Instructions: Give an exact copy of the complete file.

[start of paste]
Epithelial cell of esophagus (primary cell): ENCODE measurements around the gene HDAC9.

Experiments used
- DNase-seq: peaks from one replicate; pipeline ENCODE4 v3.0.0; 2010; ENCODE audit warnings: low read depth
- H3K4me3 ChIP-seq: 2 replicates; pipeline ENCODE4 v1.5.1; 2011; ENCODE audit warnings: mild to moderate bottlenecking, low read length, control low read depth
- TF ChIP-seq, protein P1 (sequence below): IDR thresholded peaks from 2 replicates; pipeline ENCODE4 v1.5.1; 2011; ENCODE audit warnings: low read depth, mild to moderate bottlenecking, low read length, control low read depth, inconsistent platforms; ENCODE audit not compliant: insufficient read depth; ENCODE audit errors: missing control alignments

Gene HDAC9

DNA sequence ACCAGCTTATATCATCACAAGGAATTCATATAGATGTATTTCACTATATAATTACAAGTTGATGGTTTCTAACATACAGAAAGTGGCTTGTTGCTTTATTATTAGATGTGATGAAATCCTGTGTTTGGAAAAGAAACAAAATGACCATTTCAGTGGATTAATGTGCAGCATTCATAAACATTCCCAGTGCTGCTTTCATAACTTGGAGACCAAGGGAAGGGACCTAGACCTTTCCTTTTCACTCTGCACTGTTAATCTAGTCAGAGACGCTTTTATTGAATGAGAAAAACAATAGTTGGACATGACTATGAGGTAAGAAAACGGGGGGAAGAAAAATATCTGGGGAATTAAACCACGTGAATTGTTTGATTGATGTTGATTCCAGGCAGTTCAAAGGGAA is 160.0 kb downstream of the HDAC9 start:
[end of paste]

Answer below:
Epithelial cell of esophagus (primary cell): ENCODE measurements around the gene HDAC9.

Experiments used
- DNase-seq: peaks from one replicate; pipeline ENCODE4 v3.0.0; 2010; ENCODE audit warnings: low read depth
- H3K4me3 ChIP-seq: 2 replicates; pipeline ENCODE4 v1.5.1; 2011; ENCODE audit warnings: mild to moderate bottlenecking, low read length, control low read depth
- TF ChIP-seq, protein P1 (sequence below): IDR thresholded peaks from 2 replicates; pipeline ENCODE4 v1.5.1; 2011; ENCODE audit warnings: low read depth, mild to moderate bottlenecking, low read length, control low read depth, inconsistent platforms; ENCODE audit not compliant: insufficient read depth; ENCODE audit errors: missing control alignments

Gene HDAC9

DNA sequence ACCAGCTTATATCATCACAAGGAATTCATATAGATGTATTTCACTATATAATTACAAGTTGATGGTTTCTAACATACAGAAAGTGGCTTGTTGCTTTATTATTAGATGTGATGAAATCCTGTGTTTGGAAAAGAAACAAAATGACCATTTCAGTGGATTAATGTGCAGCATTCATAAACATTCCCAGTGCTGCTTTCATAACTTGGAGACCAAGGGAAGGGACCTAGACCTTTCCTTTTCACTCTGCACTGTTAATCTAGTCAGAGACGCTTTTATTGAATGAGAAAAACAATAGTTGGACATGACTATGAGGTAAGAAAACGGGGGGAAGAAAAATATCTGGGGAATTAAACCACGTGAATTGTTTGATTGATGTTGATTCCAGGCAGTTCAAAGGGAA is 160.0 kb downstream of the HDAC9 start: